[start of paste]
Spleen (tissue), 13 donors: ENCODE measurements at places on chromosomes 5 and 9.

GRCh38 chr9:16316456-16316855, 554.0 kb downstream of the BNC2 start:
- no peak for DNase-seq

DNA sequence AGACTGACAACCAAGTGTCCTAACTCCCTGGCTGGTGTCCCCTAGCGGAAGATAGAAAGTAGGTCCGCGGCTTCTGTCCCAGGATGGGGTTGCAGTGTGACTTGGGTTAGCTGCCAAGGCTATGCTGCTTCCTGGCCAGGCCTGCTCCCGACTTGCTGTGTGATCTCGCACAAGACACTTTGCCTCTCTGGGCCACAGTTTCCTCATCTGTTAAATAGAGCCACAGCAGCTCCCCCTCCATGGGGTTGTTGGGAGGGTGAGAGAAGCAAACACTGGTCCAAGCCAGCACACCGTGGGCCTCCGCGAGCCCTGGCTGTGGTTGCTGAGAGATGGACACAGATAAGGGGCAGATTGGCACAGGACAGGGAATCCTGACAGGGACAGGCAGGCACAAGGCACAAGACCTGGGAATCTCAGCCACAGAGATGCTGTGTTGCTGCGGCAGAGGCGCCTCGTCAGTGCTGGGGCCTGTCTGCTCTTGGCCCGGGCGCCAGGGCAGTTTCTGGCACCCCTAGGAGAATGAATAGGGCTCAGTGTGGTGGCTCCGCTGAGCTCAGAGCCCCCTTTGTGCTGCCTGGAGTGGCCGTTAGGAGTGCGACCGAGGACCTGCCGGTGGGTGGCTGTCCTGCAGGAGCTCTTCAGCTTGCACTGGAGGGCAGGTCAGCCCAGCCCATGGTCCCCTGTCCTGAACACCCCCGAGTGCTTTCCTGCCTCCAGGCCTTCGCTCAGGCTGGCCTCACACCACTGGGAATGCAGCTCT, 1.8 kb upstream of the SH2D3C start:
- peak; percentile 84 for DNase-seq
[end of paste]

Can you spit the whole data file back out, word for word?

Spleen (tissue), 13 donors: ENCODE measurements at places on chromosomes 5 and 9.

GRCh38 chr9:16316456-16316855, 554.0 kb downstream of the BNC2 start:
- no peak for DNase-seq

DNA sequence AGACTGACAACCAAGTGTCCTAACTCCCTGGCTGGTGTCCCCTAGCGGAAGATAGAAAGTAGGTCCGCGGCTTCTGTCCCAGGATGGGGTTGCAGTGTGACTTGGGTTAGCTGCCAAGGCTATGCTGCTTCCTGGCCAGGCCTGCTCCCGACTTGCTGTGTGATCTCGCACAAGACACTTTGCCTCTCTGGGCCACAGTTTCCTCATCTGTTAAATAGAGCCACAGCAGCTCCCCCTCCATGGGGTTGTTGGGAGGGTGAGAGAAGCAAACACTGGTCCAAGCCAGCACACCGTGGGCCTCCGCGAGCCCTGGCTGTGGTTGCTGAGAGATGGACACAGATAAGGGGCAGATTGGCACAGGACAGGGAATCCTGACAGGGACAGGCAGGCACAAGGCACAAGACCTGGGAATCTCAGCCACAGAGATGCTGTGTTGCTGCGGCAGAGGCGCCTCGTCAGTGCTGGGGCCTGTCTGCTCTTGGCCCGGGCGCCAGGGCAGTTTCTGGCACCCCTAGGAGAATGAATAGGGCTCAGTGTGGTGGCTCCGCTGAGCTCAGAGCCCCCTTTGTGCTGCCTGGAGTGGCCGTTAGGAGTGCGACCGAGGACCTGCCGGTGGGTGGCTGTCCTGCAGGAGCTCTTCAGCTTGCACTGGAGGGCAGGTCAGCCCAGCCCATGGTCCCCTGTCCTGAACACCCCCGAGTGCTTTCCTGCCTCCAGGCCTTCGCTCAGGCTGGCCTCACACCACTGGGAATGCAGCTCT, 1.8 kb upstream of the SH2D3C start:
- peak; percentile 84 for DNase-seq